Instead of writing “Sally pushed off from the ground, leaping into the air, and landing beside the old hound lying on the wooden floor”, you could say “Sally jumped over the dog”. Does the first one sound more poetic? Maybe, but it gets the same point across.

Percy Jackson #1: The Lightning Thief by Rick RiordanBooks that write to their audience really well are the Percy Jackson series by Rick Riordan. Personally, I’ve been struggling a little with my read of these lately. But this is on me, not on Riordan. And that is because the writing of the books is first person, and the MC is a 13 year old male with ADHD.

Does it make it difficult for me? Not really, but it’s kind of annoying because I’m not 13 or male, and I don’t have ADHD, so I really struggle with how the story jumps around a lot. Being inside Percy’s brain hurts my brain. BUT, it’s a great example of writing for a MG audience.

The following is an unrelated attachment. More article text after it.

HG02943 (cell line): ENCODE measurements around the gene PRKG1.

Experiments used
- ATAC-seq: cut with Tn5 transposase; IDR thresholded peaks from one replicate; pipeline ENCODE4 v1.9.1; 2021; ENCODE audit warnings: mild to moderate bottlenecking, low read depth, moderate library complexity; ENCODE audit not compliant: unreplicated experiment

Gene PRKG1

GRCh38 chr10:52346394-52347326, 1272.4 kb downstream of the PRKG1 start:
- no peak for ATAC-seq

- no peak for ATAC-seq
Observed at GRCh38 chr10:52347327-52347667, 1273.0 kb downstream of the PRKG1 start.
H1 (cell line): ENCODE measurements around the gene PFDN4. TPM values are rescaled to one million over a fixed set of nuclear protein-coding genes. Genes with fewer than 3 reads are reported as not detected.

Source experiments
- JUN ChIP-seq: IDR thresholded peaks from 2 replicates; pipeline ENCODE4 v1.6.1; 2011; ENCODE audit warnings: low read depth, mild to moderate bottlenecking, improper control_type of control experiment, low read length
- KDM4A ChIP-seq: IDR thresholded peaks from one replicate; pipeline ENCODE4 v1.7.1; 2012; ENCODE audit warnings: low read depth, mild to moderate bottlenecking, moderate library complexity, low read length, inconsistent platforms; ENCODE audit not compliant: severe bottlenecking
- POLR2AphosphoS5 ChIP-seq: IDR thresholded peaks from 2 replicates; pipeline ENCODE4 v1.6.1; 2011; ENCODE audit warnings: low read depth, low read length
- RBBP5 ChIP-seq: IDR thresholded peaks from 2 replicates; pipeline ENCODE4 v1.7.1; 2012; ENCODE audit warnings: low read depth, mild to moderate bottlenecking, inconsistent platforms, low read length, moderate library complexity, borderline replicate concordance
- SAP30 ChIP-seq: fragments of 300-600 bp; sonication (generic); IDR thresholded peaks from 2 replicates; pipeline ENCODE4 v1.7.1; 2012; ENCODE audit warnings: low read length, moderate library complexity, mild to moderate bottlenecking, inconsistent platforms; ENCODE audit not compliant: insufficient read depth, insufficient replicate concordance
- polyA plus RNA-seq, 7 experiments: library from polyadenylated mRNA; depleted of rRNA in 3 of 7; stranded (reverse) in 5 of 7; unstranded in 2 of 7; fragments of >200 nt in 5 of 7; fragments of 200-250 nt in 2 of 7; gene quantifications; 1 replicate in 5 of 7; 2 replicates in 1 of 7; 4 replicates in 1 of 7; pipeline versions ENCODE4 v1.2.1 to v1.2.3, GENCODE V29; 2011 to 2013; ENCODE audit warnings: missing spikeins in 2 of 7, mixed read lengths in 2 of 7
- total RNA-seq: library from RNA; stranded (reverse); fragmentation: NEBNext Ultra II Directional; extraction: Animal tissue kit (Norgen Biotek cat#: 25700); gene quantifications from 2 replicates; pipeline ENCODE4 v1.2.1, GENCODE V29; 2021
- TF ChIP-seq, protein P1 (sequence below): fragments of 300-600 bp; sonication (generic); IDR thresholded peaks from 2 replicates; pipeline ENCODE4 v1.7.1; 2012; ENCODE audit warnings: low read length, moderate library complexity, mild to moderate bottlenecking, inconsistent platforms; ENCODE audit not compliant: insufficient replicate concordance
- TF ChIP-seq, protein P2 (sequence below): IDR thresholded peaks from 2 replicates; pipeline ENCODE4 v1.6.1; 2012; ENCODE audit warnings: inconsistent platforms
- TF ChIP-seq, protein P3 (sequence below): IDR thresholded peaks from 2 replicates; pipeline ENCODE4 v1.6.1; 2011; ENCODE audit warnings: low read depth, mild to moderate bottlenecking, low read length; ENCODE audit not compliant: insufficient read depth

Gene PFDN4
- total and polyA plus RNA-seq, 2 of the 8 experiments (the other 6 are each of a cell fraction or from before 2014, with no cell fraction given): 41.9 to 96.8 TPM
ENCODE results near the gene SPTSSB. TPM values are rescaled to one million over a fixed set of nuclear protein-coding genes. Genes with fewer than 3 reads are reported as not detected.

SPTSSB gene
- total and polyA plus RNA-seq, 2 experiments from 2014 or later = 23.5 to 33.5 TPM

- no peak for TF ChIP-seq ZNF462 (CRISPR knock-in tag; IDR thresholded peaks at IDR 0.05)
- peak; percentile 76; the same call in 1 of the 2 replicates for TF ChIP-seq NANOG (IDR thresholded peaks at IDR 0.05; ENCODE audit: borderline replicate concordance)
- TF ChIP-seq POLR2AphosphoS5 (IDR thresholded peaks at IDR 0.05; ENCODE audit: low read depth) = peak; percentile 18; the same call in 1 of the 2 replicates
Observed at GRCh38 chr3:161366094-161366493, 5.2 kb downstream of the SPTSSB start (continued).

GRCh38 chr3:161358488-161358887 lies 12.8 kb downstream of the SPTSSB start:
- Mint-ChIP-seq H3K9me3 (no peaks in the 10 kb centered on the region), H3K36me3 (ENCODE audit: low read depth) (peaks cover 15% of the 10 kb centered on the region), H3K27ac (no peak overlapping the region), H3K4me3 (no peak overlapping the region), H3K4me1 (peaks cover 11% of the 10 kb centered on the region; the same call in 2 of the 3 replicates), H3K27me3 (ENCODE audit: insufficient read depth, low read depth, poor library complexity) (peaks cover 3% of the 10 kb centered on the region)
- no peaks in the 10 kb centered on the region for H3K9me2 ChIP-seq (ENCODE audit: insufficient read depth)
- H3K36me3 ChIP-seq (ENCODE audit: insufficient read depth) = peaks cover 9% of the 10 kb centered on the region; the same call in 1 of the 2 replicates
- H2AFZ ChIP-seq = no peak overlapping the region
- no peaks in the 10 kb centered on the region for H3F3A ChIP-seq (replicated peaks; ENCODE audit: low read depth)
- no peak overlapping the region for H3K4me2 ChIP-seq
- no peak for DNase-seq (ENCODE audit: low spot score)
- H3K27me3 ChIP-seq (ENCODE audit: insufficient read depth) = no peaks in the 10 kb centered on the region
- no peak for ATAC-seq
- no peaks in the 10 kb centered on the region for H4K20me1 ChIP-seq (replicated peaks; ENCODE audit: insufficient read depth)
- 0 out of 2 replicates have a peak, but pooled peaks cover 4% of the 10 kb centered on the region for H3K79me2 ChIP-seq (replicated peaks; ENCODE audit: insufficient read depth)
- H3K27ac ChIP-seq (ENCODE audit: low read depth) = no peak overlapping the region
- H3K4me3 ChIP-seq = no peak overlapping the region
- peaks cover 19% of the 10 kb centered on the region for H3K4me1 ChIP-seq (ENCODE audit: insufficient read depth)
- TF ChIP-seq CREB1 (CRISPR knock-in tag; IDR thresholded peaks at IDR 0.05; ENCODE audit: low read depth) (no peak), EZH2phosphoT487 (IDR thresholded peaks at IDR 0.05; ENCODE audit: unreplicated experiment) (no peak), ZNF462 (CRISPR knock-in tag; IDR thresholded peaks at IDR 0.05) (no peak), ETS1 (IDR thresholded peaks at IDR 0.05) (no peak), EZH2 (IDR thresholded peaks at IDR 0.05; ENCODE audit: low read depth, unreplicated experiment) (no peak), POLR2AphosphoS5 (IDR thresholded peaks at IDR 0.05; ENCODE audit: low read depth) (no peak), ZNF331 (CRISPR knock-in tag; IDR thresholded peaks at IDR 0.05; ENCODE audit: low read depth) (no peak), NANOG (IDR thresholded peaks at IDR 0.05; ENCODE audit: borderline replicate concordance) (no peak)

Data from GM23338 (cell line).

Middle Grade plot

One of the most amazing things about MG plots, is that they are NOT anxiety-driven monsters of complicatedness and non-communication. I know, outrageous, right?! Yes, you heard it here first. There is very little over-complicatedness when we read MG books. Why? Because 9-13 year olds don’t tend to enjoy super complicated plot lines. It also means that you don’t often get stories that focus on miscommunication as a plot device. Which really just makes MG fiction a joy to read.

I actually think this is partly because a lot of MG stories have a ‘moral’. If you ever watched amazing 80’s/90’s cartoons as a kid, the last 60 seconds was usually a moral that went along with the theme of the episode. Things like “don’t steal”, “tell your parents the truth”, or “being mean is bad”. There’s usually some kind of ethical behaviour message in these stories, especially in contemporary MG books. Which you would probably know if you’ve ever read a Baby Sitters Club book.